"Now wait a minute," said Dave slowly. "I thought it was nonsense at first, but I've been thinking. I reckon we ought to run it through the machine a bit."

"Businessmen do not murder businessmen," said George. There was a faint snap of anger in his words, as though the mere idea were blasphemy, but his face showed no emotion at all.

"Oo is murderink oo?" cried Zoe in frilly alarm. "You, George?"

The black eyes stilled her. Mr. Thanatos let go of her waist and she stood for a moment as if she were waiting for the next gentleman to clutch her to him, that being evidently the custom of the house.

"It's a crappy idea," said Mr. Thanatos.

"Oo? Oo? Oo?" cried Zoe. The repeated hoot sounded like the beginnings of hysteria. Mr. Thanatos turned to her, very gently by his standards.

"Listen, honey," he said, "and then you won't have to ask questions. The government of the Southward Islands—that's in the West Indies—decided to develop one of their islands, called Hog's Cay, for tourism, and first off they got hold of a very respectable bank called Stubbs of Boston to raise the money. Stubbs got a group of guys together, and they were very tough guys indeed. The Hucksters' Union—you've heard of them? And the Mafia, because Stubbs looks like an old Boston Club, all colonels and professors, but in fact it's got a lot of Mafia money behind it. So this was all set up. There was a pile of money behind it anyhow, but the Mafia were interested in more than that; they had their eyes on this island less than two hundred miles from the States, with a government they thought they could push around. They'd have had a law-proof depot for their drugs trade. And they'd have set up Hog's Cay like Vegas ten times over. Then I happened along, sort of. I hit it off with the President of the Southward Islands, who's a great guy, a real big man, only he keeps his head in the clouds so he doesn't see what's happening round his ankles. I sort of showed him, and he sacked half his government and gave me the concession. Right? Now these other guys are still there, and they're sore, and they're all set to lose a packet of money, so it's high odds they'll try to get back at me. I want to know what, so I got some friends together and set up a War Game ... ah, come on, you've heard of War Games ... It's like this: some government wants to guess what's going to happen next in the Middle East, for instance, so they get hold of a group of guys who know about this and that and they say to them now you're Egypt and you're Israel, and you're Palestine and you're Moscow and so on, and the guys play it like it was real. That's what we've been doing here. Right?"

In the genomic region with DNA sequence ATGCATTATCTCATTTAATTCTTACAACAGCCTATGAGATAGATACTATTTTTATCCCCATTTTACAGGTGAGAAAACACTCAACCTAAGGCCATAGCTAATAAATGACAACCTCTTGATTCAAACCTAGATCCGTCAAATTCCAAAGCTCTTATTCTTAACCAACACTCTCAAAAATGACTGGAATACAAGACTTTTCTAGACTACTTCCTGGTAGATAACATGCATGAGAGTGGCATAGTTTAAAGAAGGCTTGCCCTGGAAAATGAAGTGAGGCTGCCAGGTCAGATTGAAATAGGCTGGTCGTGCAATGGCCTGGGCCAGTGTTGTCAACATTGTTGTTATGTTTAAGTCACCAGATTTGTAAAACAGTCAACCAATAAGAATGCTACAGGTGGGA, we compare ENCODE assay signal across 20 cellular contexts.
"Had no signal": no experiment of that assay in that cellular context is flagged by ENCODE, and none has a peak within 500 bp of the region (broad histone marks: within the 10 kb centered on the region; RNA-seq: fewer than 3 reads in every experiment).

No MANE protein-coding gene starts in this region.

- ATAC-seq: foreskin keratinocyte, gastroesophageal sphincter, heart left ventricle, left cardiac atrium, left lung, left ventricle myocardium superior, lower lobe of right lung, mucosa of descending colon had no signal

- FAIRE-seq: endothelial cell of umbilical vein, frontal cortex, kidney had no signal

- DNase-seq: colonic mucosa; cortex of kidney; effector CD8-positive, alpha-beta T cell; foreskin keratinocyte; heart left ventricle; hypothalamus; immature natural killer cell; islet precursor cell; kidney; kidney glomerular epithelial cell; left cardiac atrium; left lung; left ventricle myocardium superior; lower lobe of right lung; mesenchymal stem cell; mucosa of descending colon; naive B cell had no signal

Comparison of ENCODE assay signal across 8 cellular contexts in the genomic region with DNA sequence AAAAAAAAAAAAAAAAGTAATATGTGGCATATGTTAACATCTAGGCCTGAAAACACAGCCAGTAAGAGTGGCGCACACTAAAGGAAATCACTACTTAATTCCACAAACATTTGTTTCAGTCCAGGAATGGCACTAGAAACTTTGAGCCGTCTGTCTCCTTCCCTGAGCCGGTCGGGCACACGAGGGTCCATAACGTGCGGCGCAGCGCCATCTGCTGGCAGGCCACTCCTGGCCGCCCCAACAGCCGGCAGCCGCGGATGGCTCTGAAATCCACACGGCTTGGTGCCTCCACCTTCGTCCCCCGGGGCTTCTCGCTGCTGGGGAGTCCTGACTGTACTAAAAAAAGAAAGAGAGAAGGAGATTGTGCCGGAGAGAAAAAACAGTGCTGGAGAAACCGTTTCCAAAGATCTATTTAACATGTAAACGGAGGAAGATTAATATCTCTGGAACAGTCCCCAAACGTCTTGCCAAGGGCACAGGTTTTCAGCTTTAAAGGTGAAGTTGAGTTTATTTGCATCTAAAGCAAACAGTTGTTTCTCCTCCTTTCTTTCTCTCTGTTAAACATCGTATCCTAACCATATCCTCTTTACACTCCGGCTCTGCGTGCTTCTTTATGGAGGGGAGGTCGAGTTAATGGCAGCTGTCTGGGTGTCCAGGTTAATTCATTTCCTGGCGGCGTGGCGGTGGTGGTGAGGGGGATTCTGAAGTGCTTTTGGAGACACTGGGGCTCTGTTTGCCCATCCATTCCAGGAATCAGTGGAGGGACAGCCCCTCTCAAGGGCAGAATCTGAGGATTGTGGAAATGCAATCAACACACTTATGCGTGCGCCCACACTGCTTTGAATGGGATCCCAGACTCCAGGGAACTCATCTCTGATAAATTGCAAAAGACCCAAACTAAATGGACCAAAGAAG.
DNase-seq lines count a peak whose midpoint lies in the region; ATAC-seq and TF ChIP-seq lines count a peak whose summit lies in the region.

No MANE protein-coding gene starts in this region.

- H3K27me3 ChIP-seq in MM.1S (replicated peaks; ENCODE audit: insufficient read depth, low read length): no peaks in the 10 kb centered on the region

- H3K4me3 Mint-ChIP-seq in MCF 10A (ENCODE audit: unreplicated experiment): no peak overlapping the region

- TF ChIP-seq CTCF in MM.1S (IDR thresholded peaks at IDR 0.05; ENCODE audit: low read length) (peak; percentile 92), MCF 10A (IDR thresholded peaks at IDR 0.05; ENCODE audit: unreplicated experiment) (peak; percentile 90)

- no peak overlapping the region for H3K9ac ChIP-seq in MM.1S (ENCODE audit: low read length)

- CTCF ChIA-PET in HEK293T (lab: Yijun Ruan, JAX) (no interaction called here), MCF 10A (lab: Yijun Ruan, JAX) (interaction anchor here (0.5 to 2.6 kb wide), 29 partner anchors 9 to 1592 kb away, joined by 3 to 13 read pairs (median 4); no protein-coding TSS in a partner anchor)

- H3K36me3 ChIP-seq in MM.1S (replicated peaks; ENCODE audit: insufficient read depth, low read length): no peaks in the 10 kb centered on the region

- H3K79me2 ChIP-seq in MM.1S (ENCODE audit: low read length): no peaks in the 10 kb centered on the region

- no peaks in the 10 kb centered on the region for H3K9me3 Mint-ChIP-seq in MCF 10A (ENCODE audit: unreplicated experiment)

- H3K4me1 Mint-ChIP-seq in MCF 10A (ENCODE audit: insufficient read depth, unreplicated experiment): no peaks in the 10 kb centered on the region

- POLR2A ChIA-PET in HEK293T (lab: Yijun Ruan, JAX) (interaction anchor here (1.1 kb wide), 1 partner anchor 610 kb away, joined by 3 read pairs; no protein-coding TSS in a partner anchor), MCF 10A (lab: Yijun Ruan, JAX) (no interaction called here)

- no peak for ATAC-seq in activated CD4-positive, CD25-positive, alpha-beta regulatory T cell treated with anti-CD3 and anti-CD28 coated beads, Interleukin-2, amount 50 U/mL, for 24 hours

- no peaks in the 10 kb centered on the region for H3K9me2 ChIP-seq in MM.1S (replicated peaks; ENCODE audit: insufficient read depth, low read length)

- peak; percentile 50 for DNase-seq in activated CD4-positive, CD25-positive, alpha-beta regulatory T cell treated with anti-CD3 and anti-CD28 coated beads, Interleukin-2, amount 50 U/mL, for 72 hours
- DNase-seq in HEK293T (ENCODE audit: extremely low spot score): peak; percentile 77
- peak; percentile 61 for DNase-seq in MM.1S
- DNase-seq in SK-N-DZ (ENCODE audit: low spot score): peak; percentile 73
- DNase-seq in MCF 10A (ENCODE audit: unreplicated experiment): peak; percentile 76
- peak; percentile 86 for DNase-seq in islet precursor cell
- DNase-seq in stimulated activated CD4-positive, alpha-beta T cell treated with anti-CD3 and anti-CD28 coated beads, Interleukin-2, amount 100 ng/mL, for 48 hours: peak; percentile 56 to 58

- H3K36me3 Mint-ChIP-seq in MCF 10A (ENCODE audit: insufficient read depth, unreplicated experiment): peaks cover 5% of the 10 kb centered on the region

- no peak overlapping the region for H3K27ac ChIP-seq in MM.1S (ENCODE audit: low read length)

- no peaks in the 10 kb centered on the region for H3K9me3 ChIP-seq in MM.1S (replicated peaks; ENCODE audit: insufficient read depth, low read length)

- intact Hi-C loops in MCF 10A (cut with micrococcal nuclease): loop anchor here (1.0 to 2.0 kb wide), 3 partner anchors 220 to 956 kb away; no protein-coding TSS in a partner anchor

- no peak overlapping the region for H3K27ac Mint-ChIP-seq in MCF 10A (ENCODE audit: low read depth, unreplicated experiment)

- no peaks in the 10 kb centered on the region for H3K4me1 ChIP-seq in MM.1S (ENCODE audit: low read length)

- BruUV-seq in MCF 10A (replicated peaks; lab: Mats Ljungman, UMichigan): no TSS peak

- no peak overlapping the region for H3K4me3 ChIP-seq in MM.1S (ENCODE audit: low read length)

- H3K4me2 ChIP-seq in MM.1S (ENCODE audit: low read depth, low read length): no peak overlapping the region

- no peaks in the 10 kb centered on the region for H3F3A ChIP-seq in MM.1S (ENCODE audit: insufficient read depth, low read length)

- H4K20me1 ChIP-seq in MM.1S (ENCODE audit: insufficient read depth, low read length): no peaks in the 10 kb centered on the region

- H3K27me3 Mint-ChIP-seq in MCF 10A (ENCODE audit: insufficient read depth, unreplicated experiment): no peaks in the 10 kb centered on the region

Zoe nodded. Pibble wasn't quite sure how many of the actual words she'd understood, but Mr. Thanatos had focussed his moral energies into his explanation, and perhaps had rammed it home like that.

"So they are killink you?" she said, like a child who has got the sum right at last.